Of course, the downside of being a rarity is that Bigfoot also attracts a lot of poachers. A safari hunter who had a yen for Bigfoot’s organs stalked him and studied his habits. Learning of Bigfoot’s love for Count Chocula cereal, he hid in the refrigerator, disguised as a carton of milk.
Unfortunately, for the hunter, Bigfoot had just decided to go on a low-carb diet:
…so no Chocula. Man freeze to death in fridge. Bigfoot also have cirrhosis at time so it convenient for me use him for liver transplant donor. Bigfoot enjoy irony.
Blame it on the compost smell or maybe that family of voles nesting in his armpit, but I find him pretty damn irresistable, and can’t wait to read his follow-up memoir, Bigfoot: I Not Dead.
>I don’t know any good living poets. But there’s this tough son-of-a-bitch up in Canada that walks the line.
Apparently, the hard-bitten admiration was mutual, because the first poem in Al Purdy’s last poetry collection published during his lifetime is “Lament for Bukowski” in which Purdy says, “You wrote like God with a toothache” and leaves even the most casual reader of Bukowski, or anyone who’s ever seen Barfly with this spot-on image:
Pop Bukowski in his coffin
dead as hell
but reaching hard for a last beer
and just about making it
The second poem in the collection, “On Mexican Highways” is a disturbing memory of being able to see the final expressions of a family in a car in the last seconds before they plunged from the trecherous road and down the mountainside. He compared it to a photo. Spooky stuff, the seeds of future nightmares.
To Paris Never Again consists largely of memories of the past that seem to have been covered in his earlier volumes, but this is no shambling about in old age — he’s revisiting these scenes expertly, eloquently. There are also meditations on approaching death and coming to grips with the passage of time:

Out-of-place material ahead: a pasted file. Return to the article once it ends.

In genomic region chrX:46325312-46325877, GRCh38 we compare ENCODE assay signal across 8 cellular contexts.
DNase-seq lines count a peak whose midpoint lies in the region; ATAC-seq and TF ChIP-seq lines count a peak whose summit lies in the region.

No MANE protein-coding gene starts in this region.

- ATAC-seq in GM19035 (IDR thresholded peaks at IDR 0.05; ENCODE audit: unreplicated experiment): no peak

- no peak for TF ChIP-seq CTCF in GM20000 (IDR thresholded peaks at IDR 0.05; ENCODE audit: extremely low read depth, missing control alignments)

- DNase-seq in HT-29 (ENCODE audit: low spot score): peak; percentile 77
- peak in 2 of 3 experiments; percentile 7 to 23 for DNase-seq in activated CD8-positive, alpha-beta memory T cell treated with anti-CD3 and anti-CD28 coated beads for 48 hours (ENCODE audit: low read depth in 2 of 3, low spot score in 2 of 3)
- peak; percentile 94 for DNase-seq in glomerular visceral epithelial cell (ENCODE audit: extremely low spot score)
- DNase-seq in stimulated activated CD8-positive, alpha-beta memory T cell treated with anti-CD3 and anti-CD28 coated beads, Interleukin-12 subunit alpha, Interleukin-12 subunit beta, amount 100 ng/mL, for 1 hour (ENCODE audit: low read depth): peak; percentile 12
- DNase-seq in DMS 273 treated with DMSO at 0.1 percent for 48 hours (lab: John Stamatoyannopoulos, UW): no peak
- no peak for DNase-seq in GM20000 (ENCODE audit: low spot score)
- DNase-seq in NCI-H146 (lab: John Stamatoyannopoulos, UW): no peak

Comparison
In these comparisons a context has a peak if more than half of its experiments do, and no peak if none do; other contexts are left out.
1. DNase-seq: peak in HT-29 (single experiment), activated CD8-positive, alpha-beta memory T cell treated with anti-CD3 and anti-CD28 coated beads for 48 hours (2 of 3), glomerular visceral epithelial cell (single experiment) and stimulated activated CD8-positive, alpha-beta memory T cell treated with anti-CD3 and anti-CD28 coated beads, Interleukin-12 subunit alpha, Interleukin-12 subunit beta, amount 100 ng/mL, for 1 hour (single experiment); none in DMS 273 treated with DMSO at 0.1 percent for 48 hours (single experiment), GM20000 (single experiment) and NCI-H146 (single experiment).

The Clever Device
Time is a thing you invented
for a point of reference
–after three score years
and ten of your clever device
you point to yourself
in the mirror
and say POUF
you no longer exist
or not be able to laugh
I’m a little sorry (“soar-e”, as the Canadians would pronounce it) that Al Purdy wasn’t more of a fiction writer. (He wrote one novel rather late in his career, A Splinter in the Heart.) He had an endearing gift for detail and setting a scene. In “Case History”, he goes back to the 1950s and early 60s, hardscrabble years when he and his family were just barely getting by. They lived in an “A-frame house, half built” and he did a variety of odd jobs: “collecting scrap iron, picking tomatoes, selling apples door-to-door”. When even the odd jobs became scarce, they subsisted on “Kraft Dinner [macaroni and cheese] and cooked road-killed rabbits.”
One day, Purdy discovered the garbage dump near the Mountainview RCAF base and found discarded food rations. He brought his family back and they scavenged cans as well as “boxes of quarter-inch plywood and cans of red and black paint.” This “manna” meant that not only would they be able to eat better, he would be able to make progress on the A-frame:
With literary confidence
I didn’t really feel
Stashed the worksheets of a poem
inside the house overhang
along with a note
directing future discoverers
to take the sheets to the English Dept.
of any Canadian university
and receive as reward
for this unknown masterpiece
one small case of beer
or more likely
an embarassing question
“Purdy — who he?”
In another meditative poem, “Happiness”, Purdy has a lovely image about writing that echoed exactly how I feel about reading his work and just about reading and books in general: